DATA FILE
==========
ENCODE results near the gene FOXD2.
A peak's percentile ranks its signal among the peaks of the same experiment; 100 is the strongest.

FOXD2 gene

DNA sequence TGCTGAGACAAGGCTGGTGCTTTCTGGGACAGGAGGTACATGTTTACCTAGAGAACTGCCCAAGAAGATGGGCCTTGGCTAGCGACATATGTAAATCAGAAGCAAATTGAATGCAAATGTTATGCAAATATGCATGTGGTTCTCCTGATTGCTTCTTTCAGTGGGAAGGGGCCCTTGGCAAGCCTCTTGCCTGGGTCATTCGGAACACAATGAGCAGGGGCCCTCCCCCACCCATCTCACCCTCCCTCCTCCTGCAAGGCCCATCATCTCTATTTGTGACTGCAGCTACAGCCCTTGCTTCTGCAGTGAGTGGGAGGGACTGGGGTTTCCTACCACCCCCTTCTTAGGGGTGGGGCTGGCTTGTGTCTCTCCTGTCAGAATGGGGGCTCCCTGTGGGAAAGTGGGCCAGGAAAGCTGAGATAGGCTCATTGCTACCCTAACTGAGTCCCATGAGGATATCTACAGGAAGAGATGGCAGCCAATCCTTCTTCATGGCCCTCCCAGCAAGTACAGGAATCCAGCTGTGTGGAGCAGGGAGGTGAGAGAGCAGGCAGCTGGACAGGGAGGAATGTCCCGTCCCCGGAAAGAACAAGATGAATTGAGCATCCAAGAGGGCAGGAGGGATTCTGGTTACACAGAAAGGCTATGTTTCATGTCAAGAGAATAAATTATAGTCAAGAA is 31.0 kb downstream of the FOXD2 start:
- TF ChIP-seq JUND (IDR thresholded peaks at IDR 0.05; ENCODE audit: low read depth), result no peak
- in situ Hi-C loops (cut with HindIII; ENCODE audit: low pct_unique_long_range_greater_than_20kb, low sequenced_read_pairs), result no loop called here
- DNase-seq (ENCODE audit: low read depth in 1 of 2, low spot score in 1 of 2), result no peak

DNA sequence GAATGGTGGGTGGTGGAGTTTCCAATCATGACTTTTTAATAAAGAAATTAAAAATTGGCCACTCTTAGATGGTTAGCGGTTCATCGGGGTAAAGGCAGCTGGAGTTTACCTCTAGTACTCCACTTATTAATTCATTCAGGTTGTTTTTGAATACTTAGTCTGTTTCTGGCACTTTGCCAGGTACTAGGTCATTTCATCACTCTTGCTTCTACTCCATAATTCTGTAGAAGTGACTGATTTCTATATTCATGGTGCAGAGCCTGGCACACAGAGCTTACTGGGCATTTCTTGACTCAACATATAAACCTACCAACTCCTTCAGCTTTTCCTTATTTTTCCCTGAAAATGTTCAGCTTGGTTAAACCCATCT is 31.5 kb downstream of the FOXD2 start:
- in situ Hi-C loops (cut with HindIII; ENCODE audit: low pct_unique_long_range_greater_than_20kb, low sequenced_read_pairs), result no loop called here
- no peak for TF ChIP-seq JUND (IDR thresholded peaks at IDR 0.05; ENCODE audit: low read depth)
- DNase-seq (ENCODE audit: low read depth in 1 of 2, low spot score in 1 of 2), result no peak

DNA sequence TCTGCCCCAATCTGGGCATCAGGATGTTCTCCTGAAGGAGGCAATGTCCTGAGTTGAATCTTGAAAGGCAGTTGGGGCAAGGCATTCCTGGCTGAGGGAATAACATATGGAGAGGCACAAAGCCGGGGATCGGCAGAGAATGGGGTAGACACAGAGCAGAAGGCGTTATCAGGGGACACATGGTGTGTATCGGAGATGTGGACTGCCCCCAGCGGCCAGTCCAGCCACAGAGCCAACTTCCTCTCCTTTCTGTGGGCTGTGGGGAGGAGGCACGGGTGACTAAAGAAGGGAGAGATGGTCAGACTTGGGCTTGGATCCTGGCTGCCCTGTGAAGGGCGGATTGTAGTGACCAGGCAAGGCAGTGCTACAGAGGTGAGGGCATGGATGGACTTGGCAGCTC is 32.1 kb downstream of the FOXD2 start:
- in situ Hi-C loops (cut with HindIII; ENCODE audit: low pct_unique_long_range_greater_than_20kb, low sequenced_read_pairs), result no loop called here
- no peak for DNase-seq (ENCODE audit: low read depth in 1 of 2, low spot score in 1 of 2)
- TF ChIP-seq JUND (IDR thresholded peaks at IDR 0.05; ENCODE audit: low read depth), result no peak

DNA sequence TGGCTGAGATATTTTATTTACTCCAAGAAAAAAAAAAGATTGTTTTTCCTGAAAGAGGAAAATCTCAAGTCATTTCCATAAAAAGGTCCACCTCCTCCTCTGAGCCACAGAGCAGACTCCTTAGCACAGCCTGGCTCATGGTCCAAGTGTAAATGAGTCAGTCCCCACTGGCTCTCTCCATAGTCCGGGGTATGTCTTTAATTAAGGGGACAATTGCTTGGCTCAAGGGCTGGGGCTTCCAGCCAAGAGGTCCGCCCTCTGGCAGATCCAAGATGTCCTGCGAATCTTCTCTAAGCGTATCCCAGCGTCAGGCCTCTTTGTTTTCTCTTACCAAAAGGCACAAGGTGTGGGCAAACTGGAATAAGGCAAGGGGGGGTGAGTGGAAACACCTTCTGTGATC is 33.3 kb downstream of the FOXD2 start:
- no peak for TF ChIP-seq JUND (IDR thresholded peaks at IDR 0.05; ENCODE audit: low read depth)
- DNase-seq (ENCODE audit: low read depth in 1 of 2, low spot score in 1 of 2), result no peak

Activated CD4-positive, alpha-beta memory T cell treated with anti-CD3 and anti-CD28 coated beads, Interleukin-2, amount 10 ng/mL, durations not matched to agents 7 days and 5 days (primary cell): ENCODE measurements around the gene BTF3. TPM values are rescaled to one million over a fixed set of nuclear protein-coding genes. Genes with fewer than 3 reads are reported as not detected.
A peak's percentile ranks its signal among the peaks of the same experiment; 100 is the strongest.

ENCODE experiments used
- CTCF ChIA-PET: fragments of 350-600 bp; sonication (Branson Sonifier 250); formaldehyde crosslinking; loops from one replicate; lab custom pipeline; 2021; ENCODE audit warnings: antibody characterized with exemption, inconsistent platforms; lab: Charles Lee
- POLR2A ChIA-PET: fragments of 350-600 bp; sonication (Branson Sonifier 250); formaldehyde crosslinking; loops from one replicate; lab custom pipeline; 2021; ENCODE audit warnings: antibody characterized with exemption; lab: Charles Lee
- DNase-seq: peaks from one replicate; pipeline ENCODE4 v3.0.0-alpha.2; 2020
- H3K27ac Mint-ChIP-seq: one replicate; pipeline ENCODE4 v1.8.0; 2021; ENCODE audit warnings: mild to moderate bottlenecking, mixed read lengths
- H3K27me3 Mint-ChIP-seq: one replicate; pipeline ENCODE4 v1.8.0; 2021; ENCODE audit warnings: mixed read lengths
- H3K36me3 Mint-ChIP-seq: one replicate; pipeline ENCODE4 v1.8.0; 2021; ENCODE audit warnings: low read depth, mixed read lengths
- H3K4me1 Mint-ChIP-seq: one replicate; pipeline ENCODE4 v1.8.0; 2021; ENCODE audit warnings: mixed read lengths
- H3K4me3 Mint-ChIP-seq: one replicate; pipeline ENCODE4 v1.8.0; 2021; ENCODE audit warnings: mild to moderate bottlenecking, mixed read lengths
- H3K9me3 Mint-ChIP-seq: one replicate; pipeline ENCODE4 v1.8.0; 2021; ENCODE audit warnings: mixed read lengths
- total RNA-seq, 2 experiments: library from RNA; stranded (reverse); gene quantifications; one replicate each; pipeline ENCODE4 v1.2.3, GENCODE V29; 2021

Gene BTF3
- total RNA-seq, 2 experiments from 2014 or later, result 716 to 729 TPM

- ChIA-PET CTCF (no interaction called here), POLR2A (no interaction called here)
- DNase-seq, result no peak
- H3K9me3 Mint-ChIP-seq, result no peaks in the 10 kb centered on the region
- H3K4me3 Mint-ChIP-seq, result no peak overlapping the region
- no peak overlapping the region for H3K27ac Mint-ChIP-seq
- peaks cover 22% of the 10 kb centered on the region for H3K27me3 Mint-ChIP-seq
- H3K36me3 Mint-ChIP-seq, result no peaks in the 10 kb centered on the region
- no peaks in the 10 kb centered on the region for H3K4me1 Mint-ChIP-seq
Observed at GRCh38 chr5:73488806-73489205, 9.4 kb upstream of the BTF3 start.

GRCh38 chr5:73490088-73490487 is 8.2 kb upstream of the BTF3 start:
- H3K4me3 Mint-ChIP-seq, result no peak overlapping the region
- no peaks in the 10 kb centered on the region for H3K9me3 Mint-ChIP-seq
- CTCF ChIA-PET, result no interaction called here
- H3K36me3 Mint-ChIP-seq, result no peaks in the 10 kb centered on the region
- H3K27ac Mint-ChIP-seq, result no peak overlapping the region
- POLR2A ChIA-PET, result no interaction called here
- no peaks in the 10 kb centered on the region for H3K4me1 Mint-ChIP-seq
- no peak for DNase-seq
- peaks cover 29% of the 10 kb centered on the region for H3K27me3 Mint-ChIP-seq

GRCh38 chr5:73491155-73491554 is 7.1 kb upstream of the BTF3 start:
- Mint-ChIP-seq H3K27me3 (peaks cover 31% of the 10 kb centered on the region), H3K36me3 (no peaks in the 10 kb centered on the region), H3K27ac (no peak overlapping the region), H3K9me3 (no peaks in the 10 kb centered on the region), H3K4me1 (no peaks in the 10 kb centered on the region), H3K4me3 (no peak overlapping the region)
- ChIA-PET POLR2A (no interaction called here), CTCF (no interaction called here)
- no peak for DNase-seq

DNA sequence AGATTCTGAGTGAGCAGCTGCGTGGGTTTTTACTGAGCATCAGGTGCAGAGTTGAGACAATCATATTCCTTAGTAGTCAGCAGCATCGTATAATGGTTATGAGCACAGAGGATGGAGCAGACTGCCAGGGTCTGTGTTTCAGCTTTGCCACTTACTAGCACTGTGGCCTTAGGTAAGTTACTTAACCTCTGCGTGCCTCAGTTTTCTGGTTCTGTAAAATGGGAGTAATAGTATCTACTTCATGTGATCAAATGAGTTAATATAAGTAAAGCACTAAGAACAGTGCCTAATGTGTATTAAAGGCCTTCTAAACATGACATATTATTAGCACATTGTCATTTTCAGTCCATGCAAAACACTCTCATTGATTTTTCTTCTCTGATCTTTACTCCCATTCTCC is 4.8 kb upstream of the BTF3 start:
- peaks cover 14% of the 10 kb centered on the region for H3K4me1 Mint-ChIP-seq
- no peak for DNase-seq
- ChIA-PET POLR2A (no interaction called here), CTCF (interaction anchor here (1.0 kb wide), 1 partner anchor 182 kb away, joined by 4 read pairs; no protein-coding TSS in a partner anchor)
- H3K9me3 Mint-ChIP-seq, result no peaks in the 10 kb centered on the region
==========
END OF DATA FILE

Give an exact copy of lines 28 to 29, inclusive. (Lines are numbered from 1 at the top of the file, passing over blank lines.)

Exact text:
- H3K4me1 Mint-ChIP-seq: one replicate; pipeline ENCODE4 v1.8.0; 2021; ENCODE audit warnings: mixed read lengths
- H3K4me3 Mint-ChIP-seq: one replicate; pipeline ENCODE4 v1.8.0; 2021; ENCODE audit warnings: mild to moderate bottlenecking, mixed read lengths